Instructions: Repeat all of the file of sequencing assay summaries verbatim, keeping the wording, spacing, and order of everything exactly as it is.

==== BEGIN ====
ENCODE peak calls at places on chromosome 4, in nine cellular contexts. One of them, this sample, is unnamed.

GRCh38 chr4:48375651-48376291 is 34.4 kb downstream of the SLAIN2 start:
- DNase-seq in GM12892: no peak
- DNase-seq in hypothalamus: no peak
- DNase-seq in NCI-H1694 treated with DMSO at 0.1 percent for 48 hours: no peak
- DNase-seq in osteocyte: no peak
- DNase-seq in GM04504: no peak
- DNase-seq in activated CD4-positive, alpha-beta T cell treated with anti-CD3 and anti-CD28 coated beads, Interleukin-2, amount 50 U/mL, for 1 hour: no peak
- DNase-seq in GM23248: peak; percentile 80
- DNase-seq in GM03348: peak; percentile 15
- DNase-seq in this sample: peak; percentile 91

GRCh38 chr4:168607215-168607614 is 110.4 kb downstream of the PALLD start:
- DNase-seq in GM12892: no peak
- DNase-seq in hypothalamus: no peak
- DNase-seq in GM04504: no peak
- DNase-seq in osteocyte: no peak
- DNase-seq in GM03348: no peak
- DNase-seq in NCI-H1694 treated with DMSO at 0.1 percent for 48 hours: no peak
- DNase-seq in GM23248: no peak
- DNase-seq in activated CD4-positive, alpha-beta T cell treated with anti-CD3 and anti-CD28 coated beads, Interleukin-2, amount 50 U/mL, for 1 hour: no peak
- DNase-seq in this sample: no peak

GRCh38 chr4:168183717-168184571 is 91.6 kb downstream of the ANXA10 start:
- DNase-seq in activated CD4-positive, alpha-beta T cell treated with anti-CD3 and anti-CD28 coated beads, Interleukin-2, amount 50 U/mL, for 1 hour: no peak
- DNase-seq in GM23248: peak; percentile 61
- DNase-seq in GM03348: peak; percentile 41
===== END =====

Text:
ENCODE peak calls at places on chromosome 4, in nine cellular contexts. One of them, this sample, is unnamed.

GRCh38 chr4:48375651-48376291 is 34.4 kb downstream of the SLAIN2 start:
- DNase-seq in GM12892: no peak
- DNase-seq in hypothalamus: no peak
- DNase-seq in NCI-H1694 treated with DMSO at 0.1 percent for 48 hours: no peak
- DNase-seq in osteocyte: no peak
- DNase-seq in GM04504: no peak
- DNase-seq in activated CD4-positive, alpha-beta T cell treated with anti-CD3 and anti-CD28 coated beads, Interleukin-2, amount 50 U/mL, for 1 hour: no peak
- DNase-seq in GM23248: peak; percentile 80
- DNase-seq in GM03348: peak; percentile 15
- DNase-seq in this sample: peak; percentile 91

GRCh38 chr4:168607215-168607614 is 110.4 kb downstream of the PALLD start:
- DNase-seq in GM12892: no peak
- DNase-seq in hypothalamus: no peak
- DNase-seq in GM04504: no peak
- DNase-seq in osteocyte: no peak
- DNase-seq in GM03348: no peak
- DNase-seq in NCI-H1694 treated with DMSO at 0.1 percent for 48 hours: no peak
- DNase-seq in GM23248: no peak
- DNase-seq in activated CD4-positive, alpha-beta T cell treated with anti-CD3 and anti-CD28 coated beads, Interleukin-2, amount 50 U/mL, for 1 hour: no peak
- DNase-seq in this sample: no peak

GRCh38 chr4:168183717-168184571 is 91.6 kb downstream of the ANXA10 start:
- DNase-seq in activated CD4-positive, alpha-beta T cell treated with anti-CD3 and anti-CD28 coated beads, Interleukin-2, amount 50 U/mL, for 1 hour: no peak
- DNase-seq in GM23248: peak; percentile 61
- DNase-seq in GM03348: peak; percentile 41